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The Student News Site of Stony Brook University

The Statesman

The Student News Site of Stony Brook University

The Statesman


CONCERT SERIES: Red Hot Chili Peppers


Date of show: Oct. 22, 1989

Long before the Red Hot Chili Peppers were accepting their induction into the Rock And Roll Hall Of Fame, they were laying down the groundwork necessary for success by becoming known playing shows all across the country.

In 1989, Stony Brook University students were treated to the stylings of yet another musical act that would proceed to explode with mainstream success after gracing the north shore of Long Island.

Statesman reporter, Jessica Kuzmler, had the scoop on the Chili Pepper’s concert in the gymnasium on October 22.

“(They) kept the audience rocking throughout the night, complete with the dirty jokes in between sets and their very exposed image.”

While today’s fan of the Chili Peppers will reflect upon songs like Scar Tissue, Give It Away, and Under the Bridge as classic RHCP songs, students that attended this 1989 concert were exposed to some of the Chili Peppers even earlier material.

“Their music is of the hardcore scale, though it hard to tell if the Peppers are trying to be trash metal while they’re headbanging to their own music, or just plain Rock ‘N Roll with the volume turned up loud,” wrote Kuzmler.

The band’s third album, The Uplift Mofo Party Plan, released in 1987 was the only studio album with all four original members, and it was the first album to garner any chart attention.

“Fight Like A Brave” was not only the first song off the album, but it was the first single written by Kiedis, reflecting upon his demanding drug addictions and his fight to overcome them.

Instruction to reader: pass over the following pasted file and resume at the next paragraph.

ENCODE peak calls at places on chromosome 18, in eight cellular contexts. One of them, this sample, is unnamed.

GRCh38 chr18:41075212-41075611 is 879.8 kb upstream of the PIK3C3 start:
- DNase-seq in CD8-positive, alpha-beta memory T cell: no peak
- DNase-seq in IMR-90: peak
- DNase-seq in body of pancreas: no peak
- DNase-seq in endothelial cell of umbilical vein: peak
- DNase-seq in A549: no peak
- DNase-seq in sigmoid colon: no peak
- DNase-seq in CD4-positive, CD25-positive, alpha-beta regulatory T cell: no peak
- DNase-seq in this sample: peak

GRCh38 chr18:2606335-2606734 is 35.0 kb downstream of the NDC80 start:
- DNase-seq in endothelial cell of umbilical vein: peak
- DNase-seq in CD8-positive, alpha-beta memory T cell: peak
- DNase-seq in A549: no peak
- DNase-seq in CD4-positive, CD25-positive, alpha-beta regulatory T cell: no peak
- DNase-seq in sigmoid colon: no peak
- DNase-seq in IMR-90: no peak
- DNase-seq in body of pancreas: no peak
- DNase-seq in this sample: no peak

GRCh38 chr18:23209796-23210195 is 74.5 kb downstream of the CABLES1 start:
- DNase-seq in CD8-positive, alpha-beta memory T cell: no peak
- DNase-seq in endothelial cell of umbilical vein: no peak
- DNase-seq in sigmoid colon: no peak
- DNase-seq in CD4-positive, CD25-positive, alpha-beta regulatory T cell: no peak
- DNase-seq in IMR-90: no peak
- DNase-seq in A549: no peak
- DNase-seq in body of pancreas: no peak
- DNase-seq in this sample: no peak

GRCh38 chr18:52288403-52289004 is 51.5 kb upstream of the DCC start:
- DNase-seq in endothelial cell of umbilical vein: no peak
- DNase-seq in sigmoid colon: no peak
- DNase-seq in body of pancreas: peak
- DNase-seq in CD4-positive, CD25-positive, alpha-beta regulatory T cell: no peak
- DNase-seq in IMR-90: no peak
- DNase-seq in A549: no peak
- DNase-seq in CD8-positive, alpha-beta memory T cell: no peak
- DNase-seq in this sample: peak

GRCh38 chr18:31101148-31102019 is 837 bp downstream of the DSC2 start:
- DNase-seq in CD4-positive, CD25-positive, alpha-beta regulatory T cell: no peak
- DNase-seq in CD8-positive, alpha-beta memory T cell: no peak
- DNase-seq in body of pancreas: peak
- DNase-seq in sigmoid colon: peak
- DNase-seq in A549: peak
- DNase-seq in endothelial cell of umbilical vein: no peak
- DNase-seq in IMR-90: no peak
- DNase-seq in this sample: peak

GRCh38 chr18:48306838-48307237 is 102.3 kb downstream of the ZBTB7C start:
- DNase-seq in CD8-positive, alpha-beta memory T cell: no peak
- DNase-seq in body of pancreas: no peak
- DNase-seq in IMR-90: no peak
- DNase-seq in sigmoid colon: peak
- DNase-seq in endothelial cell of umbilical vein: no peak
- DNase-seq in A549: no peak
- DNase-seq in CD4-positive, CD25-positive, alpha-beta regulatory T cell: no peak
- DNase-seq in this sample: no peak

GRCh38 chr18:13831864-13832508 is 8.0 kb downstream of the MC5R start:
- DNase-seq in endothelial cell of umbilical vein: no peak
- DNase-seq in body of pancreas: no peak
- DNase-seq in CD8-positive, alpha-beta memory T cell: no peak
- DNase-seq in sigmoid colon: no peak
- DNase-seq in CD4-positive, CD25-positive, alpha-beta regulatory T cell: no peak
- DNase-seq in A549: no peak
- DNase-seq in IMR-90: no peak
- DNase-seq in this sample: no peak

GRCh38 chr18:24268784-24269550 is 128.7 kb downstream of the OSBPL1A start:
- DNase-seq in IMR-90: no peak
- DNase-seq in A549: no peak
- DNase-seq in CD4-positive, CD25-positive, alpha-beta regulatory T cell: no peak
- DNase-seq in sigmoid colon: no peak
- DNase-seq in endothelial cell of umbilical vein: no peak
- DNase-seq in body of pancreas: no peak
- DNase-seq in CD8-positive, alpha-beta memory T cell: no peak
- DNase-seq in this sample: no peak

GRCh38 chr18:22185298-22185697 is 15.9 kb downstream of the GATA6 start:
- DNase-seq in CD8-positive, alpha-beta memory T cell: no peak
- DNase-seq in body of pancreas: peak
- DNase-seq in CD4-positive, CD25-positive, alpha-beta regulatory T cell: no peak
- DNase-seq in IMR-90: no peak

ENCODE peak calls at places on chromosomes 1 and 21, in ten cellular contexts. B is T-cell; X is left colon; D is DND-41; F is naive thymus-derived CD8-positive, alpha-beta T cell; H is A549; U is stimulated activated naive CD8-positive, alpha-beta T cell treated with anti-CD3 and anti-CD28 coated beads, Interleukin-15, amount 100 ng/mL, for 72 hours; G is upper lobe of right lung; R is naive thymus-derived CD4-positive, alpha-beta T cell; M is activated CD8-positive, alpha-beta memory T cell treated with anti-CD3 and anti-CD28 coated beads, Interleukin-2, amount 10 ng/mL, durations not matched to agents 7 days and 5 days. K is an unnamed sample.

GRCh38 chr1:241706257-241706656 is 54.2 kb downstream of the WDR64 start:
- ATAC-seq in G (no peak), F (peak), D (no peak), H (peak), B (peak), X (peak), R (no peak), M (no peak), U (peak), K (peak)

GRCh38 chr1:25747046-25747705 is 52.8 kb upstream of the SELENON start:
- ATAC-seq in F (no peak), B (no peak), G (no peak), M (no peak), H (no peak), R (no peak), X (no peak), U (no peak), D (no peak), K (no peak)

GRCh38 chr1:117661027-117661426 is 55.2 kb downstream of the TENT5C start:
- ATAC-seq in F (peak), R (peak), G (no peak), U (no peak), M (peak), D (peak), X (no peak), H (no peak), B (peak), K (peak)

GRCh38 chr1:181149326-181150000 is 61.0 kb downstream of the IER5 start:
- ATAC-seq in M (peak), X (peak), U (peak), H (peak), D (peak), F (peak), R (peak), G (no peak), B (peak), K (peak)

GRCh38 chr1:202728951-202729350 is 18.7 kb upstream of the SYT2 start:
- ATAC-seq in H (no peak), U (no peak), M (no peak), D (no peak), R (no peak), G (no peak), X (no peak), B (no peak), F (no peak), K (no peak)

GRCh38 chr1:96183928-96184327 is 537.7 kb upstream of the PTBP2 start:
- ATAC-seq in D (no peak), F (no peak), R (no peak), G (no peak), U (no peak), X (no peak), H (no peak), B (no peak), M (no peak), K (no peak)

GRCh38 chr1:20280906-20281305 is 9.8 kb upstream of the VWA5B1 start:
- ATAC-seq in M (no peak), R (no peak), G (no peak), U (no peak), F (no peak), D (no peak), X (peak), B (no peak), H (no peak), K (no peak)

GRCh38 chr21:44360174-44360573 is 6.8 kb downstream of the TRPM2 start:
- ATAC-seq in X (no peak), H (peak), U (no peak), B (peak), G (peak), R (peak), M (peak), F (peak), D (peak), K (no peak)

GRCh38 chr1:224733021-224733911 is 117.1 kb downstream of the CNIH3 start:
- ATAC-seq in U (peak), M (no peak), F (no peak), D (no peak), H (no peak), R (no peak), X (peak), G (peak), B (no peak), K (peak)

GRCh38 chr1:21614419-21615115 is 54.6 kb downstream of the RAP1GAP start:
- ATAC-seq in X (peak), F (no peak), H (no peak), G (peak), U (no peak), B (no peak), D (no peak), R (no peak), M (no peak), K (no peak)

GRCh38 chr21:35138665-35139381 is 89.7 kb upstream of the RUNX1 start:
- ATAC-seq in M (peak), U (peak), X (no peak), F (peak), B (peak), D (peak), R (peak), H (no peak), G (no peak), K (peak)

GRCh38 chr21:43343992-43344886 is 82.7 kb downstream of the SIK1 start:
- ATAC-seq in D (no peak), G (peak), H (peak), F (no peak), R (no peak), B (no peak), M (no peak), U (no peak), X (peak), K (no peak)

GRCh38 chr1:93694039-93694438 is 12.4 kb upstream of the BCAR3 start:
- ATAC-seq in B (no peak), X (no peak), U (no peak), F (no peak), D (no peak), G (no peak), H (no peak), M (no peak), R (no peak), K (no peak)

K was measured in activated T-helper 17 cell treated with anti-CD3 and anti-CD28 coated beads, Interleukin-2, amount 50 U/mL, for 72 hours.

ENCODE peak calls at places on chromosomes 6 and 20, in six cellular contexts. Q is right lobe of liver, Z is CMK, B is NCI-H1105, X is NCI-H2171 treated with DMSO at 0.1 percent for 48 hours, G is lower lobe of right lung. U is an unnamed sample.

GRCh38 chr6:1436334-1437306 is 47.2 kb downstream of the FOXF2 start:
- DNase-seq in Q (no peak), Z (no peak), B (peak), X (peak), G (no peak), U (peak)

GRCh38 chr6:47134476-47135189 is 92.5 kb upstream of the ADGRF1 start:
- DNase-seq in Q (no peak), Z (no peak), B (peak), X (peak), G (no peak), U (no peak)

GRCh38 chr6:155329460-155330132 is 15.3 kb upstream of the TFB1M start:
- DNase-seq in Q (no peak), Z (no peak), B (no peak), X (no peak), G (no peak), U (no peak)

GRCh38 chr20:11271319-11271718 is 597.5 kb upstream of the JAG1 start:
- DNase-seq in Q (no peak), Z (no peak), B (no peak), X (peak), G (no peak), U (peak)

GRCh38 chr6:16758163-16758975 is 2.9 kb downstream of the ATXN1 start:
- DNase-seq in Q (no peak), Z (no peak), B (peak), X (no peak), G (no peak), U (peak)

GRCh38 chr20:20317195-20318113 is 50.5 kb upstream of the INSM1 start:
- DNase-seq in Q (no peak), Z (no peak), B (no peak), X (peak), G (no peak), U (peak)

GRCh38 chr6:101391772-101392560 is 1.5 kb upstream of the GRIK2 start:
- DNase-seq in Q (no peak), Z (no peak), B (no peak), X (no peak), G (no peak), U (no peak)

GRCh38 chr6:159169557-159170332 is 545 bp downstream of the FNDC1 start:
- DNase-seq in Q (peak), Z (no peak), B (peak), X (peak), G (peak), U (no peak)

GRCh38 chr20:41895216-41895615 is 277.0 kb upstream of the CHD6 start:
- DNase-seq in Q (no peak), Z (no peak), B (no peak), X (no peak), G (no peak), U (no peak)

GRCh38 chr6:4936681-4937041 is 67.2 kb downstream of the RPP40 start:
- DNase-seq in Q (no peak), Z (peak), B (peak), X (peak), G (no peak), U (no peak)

After the passing of founding guitarist, Hillel Slovak and the departure of drummer Jack Irons, vocalist Anthony Kiedis and bassist Flea regrouped, added new members and recorded, Mother’s Milk, the band’s first album certified gold in 1990.

The album’s first single, “Knock Me Down” was the band’s most popular song to date not only a tribute to the late Slovak, it served as the first drastic stylistic change for the band.

While all the members struggled to deal with addiction, Kiedis was never actually serious about kicking his habits until an overdose took a founding member and close friend in Slovak.

Kiedis’ struggle to come to terms with his friend’s passing prompted the writing of this song during his clean period about the sickness of drug addiction and inflated rockstar egos, which need to be knocked down.

These types of tracks that the Chili Peppers had in their arsenal at this time were raw, funky and extremely emotional tracks that tracked a tough transitional period for the band as they morphed into superstardom.

Stony Brook students were able to witness the band during an interesting point in their career where they were really trying hard to find a style that fit them as a band.

Their eclectic mixture of genres such as funk, punk and hard rock gained them the recognition necessary to jump start their careers, however perfecting a mainstream alternative style launched them to an unprecedented level of appreciation.

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    EMwhiteMar 27, 2015 at 2:43 pm

    Heck yes… I was there and indeed it was in the gym. No seating per se, just plenty of standing room. Little did any of us know at the time that this was a one-time occurrence. It took more than 20 years for me to see them for the 2nd time. Between the two, I watched “Live at Slane Castle” dozens of time. If you can’t catch them live (hard to do these days), Slane is a close 2nd.